Wanted: Wall Street Snitches

What do you think the chances of this catching on are? From the New York Post:

Wanna get rich? Snitch.

That’s the new money-making mantra for folks with access to confidential information on Wall Street.

With the release of Oliver Stone’s new movie, “Wall Street: Money Never Sleeps” in mind, Stuart Meissner, a securities lawyer based in Midtown, is tweaking a message made famous by the first “Wall Street”: that greed is good for people standing on the right side of the law, too.

Uncle Sam recently started offering rich bounties to folks who help put away bad guys — like Gordon Gekko, the central character of Stone’s film, played by Michael Douglas, who goes to jail for insider trading.

Meissner came up with the idea to advertise for snitches who know of illegal activity at their firm. His in-theater ads and fliers will recruit whistleblowers with the promise of riches to come.

“Having the ad right there with the movie reminds people who have information regarding securities violations, ‘Hey, I can make money and also do a good thing,’ ” said Meissner, who previously worked with the financial crimes unit of the New York State Attorney General’s Office.

The ads, which are set to music similar to the theme from “Law & Order,” tell moviegoers they can remain anonymous with their tips if they go through a lawyer. They also direct viewers to Meissner’s Web site at SECSnitch.com.

A preview will be shown today at the Ziegfeld theater in Midtown, and the movie opens nationally on Friday.

Snitches gained this new respect in July, when as part of the massive financial reform bill, Congress passed the so-called whistleblower law, which promises up to 30 percent of anything the Securities and Exchange Commission collects over $1 million for tips on corporate wrongdoing that lead to a financial penalty…

[continues in the New York Post]

, ,

  • Liam_McGonagle

    Not sure I believe in the viability of this particular idea, but the general concept of “re-balancing” incentives toward virtuous rather than vicious ends is freakin’ AWESOME.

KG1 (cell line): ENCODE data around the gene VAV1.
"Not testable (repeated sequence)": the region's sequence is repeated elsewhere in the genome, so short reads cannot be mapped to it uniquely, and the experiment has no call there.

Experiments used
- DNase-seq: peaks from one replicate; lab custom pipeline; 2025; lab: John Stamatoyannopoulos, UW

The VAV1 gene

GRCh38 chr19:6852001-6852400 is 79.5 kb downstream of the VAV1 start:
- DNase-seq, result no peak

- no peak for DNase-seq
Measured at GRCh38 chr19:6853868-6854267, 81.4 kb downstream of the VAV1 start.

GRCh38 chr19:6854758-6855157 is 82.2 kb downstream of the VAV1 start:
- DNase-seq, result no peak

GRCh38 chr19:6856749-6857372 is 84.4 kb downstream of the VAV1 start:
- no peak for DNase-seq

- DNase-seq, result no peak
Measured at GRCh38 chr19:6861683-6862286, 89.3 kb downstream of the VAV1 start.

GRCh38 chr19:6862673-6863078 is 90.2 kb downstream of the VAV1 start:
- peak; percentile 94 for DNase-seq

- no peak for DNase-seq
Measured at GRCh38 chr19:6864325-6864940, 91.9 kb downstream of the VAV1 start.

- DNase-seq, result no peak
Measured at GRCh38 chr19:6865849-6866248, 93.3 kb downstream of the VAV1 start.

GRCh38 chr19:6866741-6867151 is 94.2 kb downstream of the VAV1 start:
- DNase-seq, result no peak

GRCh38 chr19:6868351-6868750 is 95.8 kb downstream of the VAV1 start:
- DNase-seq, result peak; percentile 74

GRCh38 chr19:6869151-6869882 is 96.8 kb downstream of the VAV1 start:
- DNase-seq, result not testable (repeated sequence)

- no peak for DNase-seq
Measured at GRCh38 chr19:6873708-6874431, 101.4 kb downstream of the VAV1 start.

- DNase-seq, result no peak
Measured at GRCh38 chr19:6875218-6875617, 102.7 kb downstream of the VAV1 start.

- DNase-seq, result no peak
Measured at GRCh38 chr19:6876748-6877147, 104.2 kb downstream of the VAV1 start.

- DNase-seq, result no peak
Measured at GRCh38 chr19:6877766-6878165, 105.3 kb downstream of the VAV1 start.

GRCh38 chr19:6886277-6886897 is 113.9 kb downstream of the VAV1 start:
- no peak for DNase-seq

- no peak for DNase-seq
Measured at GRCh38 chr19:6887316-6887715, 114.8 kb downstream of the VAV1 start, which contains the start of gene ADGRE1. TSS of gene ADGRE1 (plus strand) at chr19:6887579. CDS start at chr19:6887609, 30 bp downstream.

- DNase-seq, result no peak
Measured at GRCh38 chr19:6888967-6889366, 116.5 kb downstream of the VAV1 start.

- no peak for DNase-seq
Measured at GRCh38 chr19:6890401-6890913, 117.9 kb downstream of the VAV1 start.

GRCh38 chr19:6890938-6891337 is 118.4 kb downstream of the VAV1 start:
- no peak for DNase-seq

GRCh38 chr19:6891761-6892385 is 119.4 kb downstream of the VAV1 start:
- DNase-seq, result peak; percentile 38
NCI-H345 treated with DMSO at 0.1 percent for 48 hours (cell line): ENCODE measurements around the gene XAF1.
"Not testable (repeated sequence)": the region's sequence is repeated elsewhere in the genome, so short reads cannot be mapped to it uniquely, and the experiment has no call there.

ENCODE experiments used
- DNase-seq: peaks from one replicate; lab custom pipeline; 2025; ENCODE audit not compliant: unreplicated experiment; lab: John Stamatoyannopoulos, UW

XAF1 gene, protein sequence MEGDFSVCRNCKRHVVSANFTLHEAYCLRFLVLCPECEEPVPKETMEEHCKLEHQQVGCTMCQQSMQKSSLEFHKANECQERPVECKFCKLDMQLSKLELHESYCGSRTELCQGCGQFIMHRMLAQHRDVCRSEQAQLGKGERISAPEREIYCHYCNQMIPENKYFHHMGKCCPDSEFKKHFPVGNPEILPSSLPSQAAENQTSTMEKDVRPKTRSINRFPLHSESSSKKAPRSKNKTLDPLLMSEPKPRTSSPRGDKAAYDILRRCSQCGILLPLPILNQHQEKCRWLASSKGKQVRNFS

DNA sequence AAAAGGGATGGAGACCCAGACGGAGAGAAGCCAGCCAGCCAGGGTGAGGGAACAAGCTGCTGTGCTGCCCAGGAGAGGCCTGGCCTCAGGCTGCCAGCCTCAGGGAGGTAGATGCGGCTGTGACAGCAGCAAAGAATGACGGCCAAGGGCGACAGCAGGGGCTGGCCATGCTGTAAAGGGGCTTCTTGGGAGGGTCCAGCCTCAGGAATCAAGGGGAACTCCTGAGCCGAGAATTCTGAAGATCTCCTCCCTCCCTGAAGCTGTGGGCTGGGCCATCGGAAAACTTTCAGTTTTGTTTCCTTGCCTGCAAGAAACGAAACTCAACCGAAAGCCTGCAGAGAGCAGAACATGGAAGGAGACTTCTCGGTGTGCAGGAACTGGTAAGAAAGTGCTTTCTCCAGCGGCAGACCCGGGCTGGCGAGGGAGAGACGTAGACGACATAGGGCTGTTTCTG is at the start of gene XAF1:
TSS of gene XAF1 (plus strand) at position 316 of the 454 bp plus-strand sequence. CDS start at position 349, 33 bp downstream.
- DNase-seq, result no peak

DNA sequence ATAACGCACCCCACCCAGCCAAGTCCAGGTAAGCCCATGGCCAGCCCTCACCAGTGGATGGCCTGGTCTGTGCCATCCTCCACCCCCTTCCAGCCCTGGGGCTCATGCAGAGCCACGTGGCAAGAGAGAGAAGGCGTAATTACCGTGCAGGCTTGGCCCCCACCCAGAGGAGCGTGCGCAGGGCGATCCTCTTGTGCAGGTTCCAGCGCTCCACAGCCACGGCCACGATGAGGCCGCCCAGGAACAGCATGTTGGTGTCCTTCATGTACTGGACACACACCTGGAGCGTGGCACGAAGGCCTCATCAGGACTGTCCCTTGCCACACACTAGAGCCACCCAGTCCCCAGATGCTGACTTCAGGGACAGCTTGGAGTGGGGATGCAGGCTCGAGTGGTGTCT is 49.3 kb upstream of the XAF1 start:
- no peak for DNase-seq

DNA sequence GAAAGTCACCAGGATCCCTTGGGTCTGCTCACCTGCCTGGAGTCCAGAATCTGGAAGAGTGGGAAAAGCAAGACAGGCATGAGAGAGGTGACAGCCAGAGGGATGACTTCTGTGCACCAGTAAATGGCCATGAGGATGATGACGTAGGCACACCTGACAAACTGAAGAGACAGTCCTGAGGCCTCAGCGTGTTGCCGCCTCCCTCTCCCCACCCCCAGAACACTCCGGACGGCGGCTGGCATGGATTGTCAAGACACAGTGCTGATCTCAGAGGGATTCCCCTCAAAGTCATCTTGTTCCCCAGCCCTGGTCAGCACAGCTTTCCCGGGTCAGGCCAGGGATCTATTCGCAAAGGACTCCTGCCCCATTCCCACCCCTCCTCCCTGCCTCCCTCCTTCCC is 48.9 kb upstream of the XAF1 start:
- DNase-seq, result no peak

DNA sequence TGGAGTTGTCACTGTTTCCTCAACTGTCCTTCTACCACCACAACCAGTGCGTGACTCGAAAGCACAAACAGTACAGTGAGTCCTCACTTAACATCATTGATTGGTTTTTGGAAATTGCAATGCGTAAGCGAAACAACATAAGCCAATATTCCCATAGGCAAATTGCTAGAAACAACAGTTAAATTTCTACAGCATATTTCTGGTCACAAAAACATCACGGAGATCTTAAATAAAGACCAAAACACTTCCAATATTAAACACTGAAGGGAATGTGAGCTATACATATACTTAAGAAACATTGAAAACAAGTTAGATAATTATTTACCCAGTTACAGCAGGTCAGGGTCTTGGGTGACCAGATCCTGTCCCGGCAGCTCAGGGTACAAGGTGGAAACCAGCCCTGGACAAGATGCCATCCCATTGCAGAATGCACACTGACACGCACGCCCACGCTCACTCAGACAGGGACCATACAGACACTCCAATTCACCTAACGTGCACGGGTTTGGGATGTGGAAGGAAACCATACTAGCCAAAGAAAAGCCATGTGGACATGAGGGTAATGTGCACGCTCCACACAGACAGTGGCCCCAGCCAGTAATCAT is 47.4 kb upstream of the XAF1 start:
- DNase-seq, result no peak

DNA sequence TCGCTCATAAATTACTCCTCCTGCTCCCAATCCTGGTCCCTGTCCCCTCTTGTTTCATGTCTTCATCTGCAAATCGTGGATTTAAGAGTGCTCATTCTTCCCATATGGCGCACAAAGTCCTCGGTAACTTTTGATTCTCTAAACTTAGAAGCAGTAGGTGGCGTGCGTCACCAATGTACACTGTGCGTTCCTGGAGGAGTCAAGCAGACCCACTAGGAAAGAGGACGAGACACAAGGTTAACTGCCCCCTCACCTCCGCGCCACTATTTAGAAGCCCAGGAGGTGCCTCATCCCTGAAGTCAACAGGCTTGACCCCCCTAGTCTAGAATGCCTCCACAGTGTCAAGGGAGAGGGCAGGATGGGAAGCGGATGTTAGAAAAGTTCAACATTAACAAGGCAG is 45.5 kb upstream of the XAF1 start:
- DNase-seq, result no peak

I’ve played with ideas of this sort as well–though I tend to persue more long-term market-based solutions rather than the one-shot deals that seem to be on offer here; “bright lines” tend actually to incentivise cheating rather than good behaviour.

    People slag proponents of the “free markets” all the time, as well they should. I’d venture to say that at least 95% of the windbags putting out about “free markets” actually mean unregulated plutocracies, with no effective policing to inhibit their personal plunder. Rather than a fair, orderly market place with firmly and transparently monitored consensus-driven rules of the road.

    But human nature being what it is, it does seem a bit much for 100% of the population to devote their energies to disinterested notions of altruism, let alone thoroughly understand them. No matter how poorly we’re served by the current ‘winner-take-all’ style of capitalism. So the ultimately successful model will have to be cleverly crafted in such a way as to focus on the most essential shared needs of the community in a way that still provides reasonable scope for individual interests.

    Yeah, tall order. But some of the most important ideas are also the simplest and easiest to implement. For instance, in the current scheme of things, companies whose debt or equity are publicly traded are subject to review and report by an “independent” financial auditor. Makes great sense. Since these securities form nearly 40% of the money supply (i.e., the M3 bit), it is hardly open to debate as to whether their needs to be a mechanism in place to ensure its integrity. protect the, and no one is contesting that part of the plan. But why should the boards of directors hire those auditors? How does an iron-clad patronage relationship between the board of directors, who surely have as much interest in the company’s access to capital as do management, and the auditors further the cause of the integrity of the wider money supply? I say, “B*S*–the SEC should hire the auditors–and pay them bonuses for each violation they find.”

    Now if the board of directors want to hire their own auditors to gather evidence to contest alleged violations under tribunal, I say “Awesome!” At least then there would be something approaching a balanced position of advocacy in the system.